A new medical device for monitoring vital signs
Source: Aalto University

A new medical device for monitoring vital signs

An international group of students from the EIT Digital Master School has designed a new type of medical device for monitoring patient vital signs. The device consists of a 3D-printed wristband that can remotely monitor patients' vital signs, such as body temperature, oxygen saturation, pulse, and respiratory rate.

"We noticed that the patient monitoring processes in hospitals are inefficient. They also lack digital solutions and generate unnecessary manual and administrative tasks for the overworked nurses and doctors." says Miklós Knebel. Knebel and Péter Dános participated in a project run by EIT in which students designed a new type of medical device for monitoring patient vital signs. The device consists of a 3D-printed wristband that can remotely monitor patients' vital signs, such as body temperature, oxygen saturation, pulse, and respiratory rate.

This device utilizes IoT technology to quickly and securely send the patients' data to a medical software platform. This allows multiple patients to be followed simultaneously, increasing time efficiency for medical staff.

One benefit of the remote monitoring device over traditional manual monitoring of patient vitals is that medical staff can immediately notice changes in a patient's condition and act accordingly. "As an example, the increase in a patient's temperature is usually the first indicator of an infection, but respiratory and other acute issues can also be immediately noticed with Entremo's system. Time is often of the essence in health care — so the quicker a change in a patient's condition is noticed, the fewer complications that will occur," says Knébel.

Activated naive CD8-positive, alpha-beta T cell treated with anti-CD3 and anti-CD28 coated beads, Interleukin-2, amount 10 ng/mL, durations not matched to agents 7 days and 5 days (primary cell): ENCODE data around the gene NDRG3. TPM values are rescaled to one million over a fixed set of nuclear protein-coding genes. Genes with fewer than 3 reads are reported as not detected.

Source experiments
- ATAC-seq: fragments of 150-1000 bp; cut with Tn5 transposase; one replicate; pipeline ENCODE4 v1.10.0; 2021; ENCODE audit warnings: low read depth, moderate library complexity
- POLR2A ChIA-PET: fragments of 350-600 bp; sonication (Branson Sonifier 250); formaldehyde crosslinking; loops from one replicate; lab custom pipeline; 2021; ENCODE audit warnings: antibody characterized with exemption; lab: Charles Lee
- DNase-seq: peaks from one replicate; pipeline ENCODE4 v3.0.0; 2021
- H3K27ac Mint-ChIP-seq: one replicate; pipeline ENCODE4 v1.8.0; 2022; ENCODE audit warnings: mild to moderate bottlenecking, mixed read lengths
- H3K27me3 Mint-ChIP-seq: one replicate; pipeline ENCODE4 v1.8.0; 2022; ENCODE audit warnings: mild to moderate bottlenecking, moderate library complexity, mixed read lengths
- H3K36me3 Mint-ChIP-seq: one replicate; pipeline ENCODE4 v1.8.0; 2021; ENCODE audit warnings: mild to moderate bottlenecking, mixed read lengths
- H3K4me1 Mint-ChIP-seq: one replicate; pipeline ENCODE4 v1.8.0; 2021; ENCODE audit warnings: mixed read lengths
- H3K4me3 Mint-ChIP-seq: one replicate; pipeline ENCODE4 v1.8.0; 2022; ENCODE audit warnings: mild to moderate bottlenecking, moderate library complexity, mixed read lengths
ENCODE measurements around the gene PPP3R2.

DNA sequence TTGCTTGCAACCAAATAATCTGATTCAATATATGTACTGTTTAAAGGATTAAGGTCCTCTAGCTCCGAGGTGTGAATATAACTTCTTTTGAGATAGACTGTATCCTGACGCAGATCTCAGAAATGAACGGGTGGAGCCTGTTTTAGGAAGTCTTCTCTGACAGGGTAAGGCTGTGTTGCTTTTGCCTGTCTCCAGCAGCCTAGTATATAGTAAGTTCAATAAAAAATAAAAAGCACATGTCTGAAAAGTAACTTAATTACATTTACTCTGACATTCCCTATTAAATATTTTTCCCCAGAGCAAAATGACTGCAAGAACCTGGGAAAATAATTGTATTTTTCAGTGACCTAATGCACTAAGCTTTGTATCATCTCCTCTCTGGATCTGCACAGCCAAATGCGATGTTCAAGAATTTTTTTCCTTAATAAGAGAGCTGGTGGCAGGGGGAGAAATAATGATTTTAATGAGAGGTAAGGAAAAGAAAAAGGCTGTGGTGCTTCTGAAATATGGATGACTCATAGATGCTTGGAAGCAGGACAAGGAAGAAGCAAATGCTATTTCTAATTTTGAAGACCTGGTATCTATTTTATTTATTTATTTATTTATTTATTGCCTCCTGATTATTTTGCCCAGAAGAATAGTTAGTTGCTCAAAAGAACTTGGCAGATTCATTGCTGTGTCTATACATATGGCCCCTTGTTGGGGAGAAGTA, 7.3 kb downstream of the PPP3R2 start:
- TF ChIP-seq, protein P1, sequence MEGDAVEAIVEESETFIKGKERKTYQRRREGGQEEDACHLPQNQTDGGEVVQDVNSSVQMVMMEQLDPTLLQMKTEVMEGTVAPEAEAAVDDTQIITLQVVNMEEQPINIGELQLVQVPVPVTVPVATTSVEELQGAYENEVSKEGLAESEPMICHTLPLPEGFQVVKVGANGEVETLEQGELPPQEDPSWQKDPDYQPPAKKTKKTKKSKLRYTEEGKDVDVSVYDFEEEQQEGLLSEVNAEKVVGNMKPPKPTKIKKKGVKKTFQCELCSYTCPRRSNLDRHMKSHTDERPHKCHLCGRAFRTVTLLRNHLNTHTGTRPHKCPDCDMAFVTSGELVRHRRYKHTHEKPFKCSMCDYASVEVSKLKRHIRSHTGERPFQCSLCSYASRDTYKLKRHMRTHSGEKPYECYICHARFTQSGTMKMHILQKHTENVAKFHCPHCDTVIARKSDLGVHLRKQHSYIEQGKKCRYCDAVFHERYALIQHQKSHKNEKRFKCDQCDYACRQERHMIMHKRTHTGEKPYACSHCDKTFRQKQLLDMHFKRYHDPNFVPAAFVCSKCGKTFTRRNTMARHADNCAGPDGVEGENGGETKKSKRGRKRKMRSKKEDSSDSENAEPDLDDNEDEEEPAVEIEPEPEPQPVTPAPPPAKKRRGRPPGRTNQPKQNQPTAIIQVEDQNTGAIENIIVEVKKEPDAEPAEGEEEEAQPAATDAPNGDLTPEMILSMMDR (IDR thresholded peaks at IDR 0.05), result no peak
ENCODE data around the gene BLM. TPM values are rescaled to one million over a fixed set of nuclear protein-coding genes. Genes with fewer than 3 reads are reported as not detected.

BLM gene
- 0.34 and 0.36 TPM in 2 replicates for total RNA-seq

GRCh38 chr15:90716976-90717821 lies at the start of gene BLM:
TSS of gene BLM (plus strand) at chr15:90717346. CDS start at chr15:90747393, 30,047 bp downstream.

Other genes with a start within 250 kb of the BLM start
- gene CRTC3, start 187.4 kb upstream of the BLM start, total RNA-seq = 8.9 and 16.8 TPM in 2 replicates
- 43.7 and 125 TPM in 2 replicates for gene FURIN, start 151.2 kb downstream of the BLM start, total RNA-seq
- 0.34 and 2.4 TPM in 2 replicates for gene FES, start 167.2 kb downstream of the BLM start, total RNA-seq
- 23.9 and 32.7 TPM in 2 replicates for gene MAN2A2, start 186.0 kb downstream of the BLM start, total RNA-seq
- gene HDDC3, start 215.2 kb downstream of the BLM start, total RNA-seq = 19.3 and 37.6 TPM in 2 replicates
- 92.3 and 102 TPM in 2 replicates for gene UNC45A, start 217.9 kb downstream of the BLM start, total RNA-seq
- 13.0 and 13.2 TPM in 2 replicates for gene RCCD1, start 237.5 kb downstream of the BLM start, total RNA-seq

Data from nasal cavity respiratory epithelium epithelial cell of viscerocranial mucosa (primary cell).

It is especially beneficial for monitoring patients with Covid-19 as it does not require close contact between medical staff and the patient. The device is also helpful in the care of patients with other respiratory diseases.

The Entremo team is using the EIT Digital investment to develop their minimal viable product. According to Knébel, there is still a critical phase left: testing and validation with patients on a broader scale.

This spring, the device is being tested in nursing homes and hospitals in Hungary. "We have high hopes, but we still need external feedback on what should be changed or improved. We developed this solution based on consultations with health care workers and other professionals to be a useful tool in a hospital setting. However, we will only know if we have succeeded when it is validated in practice." says Dános.

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